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Translational medicine

Translational medicine is a branch of medical research that attempts to more directly connect basic research to patient care. Translational medicine is growing in importance in the healthcare industry, and is a term whose precise definition is in flux. In the case of drug discovery and development, translational medicine typically refers to the "translation" of basic research into real therapies for real patients. The emphasis is on the linkage between the laboratory and the patient's bedside, without a real disconnect. This is often called the "bench to bedside" definition.

Translational medicine can also have a much broader definition, referring to the development and application of new technologies in a patient driven environment - where the emphasis is on early patient testing and evaluation. In modern healthcare, we are seeing a move to a more open, patient driven research process, and the embrace of a more research driven clinical practice of medicine.

Many pharmaceutical companies are building translational medicine groups to facilitate the interaction between basic research and clinical medicine, particularly in clinical trials. Traditionally, basic research has been separated from the clinical practice of medicine by a series of hurdles or fences. New drugs were developed independently of the clinic, and often "thrown over the fence" for safety testing and clinical trials. The move toward translational medicine is focused on removing these fences, and stimulating "bench to bedside" research.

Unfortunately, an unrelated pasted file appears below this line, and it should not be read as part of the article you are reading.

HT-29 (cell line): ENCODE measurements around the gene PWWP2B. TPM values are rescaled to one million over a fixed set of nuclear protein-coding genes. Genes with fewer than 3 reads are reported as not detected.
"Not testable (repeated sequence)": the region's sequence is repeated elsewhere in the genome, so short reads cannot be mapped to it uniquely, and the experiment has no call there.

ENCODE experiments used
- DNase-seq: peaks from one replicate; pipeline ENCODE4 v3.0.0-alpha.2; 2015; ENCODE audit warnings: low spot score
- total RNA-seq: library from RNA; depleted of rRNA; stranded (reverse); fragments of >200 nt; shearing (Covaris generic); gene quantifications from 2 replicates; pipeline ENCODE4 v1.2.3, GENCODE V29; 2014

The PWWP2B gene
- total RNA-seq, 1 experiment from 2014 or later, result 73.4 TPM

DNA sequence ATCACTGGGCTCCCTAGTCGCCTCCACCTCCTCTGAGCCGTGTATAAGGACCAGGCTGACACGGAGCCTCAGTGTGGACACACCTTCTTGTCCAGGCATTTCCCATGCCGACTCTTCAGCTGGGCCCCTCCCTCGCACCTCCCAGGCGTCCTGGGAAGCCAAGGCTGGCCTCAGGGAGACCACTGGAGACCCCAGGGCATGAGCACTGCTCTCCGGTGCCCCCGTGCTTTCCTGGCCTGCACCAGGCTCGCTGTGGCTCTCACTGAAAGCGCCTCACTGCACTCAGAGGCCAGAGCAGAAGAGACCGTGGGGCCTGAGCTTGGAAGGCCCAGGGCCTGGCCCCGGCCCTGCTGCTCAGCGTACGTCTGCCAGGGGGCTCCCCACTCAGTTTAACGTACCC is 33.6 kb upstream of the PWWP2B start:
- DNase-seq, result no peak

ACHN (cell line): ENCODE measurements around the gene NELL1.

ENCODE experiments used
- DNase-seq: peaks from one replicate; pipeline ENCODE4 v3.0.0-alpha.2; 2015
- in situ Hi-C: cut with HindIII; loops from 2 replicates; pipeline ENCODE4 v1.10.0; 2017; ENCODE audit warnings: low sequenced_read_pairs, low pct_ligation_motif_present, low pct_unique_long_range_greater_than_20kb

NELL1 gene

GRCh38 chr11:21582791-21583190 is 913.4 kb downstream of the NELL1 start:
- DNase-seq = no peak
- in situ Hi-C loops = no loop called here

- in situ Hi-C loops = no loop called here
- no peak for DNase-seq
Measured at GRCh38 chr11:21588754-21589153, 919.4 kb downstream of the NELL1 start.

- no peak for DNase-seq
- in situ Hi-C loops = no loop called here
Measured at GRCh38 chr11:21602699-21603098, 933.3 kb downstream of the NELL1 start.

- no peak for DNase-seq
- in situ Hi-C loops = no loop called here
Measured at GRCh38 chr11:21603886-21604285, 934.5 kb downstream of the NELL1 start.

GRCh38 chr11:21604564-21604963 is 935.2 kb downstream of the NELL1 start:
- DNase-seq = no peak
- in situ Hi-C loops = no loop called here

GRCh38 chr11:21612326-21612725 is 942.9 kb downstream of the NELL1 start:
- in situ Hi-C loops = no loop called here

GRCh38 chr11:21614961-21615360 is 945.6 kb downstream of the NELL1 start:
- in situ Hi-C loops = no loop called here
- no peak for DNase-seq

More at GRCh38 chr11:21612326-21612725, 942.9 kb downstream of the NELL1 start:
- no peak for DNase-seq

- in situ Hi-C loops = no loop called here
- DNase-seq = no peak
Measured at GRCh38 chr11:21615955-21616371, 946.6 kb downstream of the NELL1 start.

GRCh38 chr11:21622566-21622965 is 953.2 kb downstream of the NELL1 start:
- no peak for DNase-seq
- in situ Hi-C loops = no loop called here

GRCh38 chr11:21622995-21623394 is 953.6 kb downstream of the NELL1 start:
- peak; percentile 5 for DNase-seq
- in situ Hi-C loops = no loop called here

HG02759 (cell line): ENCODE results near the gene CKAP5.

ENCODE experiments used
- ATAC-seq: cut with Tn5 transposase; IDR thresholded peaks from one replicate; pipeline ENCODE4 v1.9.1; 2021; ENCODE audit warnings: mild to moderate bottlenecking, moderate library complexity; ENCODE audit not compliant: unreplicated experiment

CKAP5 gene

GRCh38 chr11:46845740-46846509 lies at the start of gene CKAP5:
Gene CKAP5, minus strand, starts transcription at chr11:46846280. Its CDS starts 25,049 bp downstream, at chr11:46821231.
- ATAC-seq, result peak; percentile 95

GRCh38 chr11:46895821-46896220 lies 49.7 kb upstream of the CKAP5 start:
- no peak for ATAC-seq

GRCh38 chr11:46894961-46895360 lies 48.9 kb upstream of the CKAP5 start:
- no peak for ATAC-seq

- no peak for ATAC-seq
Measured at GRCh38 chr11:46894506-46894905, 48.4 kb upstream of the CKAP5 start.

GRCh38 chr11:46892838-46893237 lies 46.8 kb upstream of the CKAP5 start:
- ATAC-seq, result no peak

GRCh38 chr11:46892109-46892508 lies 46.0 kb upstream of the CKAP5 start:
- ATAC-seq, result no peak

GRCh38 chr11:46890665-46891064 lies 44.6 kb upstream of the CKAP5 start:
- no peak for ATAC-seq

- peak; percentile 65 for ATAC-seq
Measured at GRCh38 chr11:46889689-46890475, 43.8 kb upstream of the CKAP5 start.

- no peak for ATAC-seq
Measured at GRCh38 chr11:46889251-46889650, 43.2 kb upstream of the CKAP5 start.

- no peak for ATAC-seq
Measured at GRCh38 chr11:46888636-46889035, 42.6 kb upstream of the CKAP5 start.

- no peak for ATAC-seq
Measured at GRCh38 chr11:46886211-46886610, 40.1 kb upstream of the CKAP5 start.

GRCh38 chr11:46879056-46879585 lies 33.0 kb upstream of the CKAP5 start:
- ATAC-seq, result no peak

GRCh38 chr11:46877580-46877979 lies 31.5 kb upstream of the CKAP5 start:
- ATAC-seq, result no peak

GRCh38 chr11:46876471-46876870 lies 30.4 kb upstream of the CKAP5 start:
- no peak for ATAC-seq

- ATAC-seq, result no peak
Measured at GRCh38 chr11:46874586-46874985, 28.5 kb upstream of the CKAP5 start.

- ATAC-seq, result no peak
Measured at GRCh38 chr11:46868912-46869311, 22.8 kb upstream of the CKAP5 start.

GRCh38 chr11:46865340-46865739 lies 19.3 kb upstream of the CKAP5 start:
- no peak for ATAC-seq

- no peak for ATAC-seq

See also

  • Predictive medicine
  • Molecular imaging
  • MD/PhD


  • Letter Philip Pizzo, MD - Dean, Stanford School of Medicine
  • Geraghty J., Adenomatous polyposis coli and translational medicine, Lancet. 1996 Aug 17;348(9025):422.
  • Marincola FM., Translational Medicine: A two-way road, J Transl Med. 2003 Jul 24;1(1):1.
  • Stacey P Mankoff, Christian Brander, Soldano Ferrone, and Francesco M Marincola, Lost in Translation: Obstacles to Translational Medicine, J Transl Med. 2004; 2: 14.
This article is licensed under the GNU Free Documentation License. It uses material from the Wikipedia article "Translational_medicine". A list of authors is available in Wikipedia.
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